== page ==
You’re sitting in class (or the bus, or any other place with maximum potential for embarrassment)… when suddenly there’s a change in the tides. The floodgates open. Your stopper has come unstopped. If you get a period, you know exactly the kind of situation to which I’m referring — a situation that the Bluetooth tampon My.Flow intends to help you avoid. Even if you don’t get a period, you’ve undoubtedly figured out today’s topic of discussion by now. For the sake of clarity, however, let me be explicit: I’m talking about leaking through your tampon.
It’s one of the cruelest ironies of menstruation; even when you’re prepared for its arrival, sometimes a mere tampon isn’t enough to stem the flow, especially if you have a tendency to forget when you last changed it. You might think you’re safe, but suddenly you find yourself sitting in a pool of your own blood as it soaks through the seat cushion. For most people, the solution is simply to carry around extra supplies and pay attention to their lady bits, while others free bleed like champs, but the startup my.Flow takes a different approach. According to the Daily Dot, my.Flow is a Bluetooth-connected tampon system designed to alert your phone when it’s time for a change.
My.Flow is set to hit shelves in 2017. The Bluetooth device is expected to retail for about $49, and the “companion tampons” should cost around $13 per monthly supply. The system itself is exactly as complicated as it sounds: According to the Guardian, the tampon has an extra-long string threaded with conductive steel. After you insert the tampon, you connect this string to a Bluetooth-enabled device attached to your waist; this device is then wirelessly paired to your phone. Finally, you program the accompanying app to alert you when your tampon is saturated by a certain percent.
As with many menstruation-related products, my.Flow has been receiving a decent amount of press, and not all of it has been positive. As the Guardian points out, my.Flow is designed to help you hide that you’re menstruating, but it may actually serve to draw attention to the fact instead. After all, users are wearing a tampon literally connected to their waist, and the saturation alerts are sent straight to your phone. You can change the notifications to say whatever you want, but if you use any popular euphemisms for your period, the app’s purpose is pretty apparent.
Of course, my.Flow also raises the question of why we’re pressured to go to such lengths to hide our periods in the first place. Although it’s a natural fact of life for half the world’s population, menstruation is seen as shameful and “unclean” in many cultures, and this taboo ends up having very serious consequences. Manufacturers and advertisers have long used this stigmatization to sell products; if leaking through her tampon is really a “girl’s worst nightmare,” as my.Flow writes on its website, then she’s far more likely to spend money trying to prevent it (and so, for that matter, is anyone else who menstruates, whether or not they’re a girl). My.Flow in particular does not break down stigmas surrounding menstruation; the startup’s co-founder told the Guardian that she uses purple liquid in my.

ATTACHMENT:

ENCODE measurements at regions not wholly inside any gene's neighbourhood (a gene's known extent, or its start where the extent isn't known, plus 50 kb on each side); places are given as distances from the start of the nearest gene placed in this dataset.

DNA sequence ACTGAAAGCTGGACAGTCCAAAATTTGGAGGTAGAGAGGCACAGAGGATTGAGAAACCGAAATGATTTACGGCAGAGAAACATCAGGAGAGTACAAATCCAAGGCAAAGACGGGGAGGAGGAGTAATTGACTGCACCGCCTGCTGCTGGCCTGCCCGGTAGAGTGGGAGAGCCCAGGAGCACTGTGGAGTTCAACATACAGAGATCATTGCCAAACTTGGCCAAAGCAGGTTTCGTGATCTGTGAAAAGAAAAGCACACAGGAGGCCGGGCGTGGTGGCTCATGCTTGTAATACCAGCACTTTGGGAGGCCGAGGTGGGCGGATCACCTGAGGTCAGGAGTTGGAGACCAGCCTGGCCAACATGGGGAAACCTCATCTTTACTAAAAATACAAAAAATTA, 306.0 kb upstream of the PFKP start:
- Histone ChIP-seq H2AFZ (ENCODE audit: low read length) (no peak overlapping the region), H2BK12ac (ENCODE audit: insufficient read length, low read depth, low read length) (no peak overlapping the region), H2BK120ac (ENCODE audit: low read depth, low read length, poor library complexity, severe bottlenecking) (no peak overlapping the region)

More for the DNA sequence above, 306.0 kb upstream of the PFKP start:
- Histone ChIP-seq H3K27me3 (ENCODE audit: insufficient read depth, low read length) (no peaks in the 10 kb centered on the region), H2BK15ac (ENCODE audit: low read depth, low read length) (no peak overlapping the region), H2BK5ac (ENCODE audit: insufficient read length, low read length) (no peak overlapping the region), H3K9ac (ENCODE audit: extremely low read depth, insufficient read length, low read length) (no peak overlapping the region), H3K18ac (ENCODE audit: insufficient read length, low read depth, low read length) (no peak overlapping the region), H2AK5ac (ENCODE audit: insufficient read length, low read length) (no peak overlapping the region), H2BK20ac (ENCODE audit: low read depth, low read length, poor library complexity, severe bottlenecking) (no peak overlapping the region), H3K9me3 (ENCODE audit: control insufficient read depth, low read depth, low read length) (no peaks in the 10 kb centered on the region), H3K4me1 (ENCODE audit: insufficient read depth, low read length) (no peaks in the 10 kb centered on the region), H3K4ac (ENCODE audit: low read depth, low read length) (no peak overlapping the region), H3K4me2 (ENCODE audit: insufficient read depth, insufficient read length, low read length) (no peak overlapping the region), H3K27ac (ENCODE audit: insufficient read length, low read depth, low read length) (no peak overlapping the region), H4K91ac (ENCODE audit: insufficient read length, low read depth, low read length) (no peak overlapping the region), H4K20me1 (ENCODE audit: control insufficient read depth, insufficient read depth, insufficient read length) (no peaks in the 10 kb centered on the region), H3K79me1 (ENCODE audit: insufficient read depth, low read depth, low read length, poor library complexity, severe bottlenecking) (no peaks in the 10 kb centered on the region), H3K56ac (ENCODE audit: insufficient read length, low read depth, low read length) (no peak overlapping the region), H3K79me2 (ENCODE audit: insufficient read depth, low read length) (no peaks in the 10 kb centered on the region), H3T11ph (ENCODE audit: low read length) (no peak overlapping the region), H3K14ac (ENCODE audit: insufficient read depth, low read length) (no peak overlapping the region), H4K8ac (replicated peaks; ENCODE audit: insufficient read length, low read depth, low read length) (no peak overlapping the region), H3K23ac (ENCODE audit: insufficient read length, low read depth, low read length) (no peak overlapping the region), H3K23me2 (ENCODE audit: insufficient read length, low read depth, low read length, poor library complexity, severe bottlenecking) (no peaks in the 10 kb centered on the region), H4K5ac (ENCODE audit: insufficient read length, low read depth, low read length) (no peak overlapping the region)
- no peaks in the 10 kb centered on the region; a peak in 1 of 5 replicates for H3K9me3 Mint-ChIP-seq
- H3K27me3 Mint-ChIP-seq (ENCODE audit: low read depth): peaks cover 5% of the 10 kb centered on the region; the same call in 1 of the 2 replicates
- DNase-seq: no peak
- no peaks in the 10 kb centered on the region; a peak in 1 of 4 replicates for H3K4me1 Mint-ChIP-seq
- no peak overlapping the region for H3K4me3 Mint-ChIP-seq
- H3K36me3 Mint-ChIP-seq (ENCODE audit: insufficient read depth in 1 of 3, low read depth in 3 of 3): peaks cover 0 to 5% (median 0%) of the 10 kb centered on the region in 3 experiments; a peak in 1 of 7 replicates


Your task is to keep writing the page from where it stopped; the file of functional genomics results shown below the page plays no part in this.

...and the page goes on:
Flow demonstrations because the color “meets in the middle” between euphemistic blue liquid and more realistic red, but it’s still… well, not red, and therefore just another euphemism.
On the other hand, my.Flow could prove to be more useful than you might think. An app reminding you to change your tampon may not be necessary for someone who’s been using them for years, but the alerts could be enormously helpful for menstruation newbies. Although I can’t speak for anyone else, my early adolescence was plagued by anxiety around tampons — not because I worried about leaking, but because I was terrified of leaving one in for too long. Toxic shock syndrome (TSS) may not be as much of a concern as many believe, but forgetting about a tampon can still have health risks. Finally, the app’s ability to track your period has interesting possibilities. There are plenty of period trackers out there, but my.Flow could measure your flow at the source, so to speak.
So what’s the takeaway? My.Flow could prove to be useful for women’s health, although perhaps not in the ways the startup may anticipate. Rather than focusing on ways to hide our periods, it’s high time we start talking about them openly — nobody likes bleeding through their pants, but it’s hardly nightmarish. The sooner we stop being weird about other people’s periods, the sooner we can stop feeling weird about our own.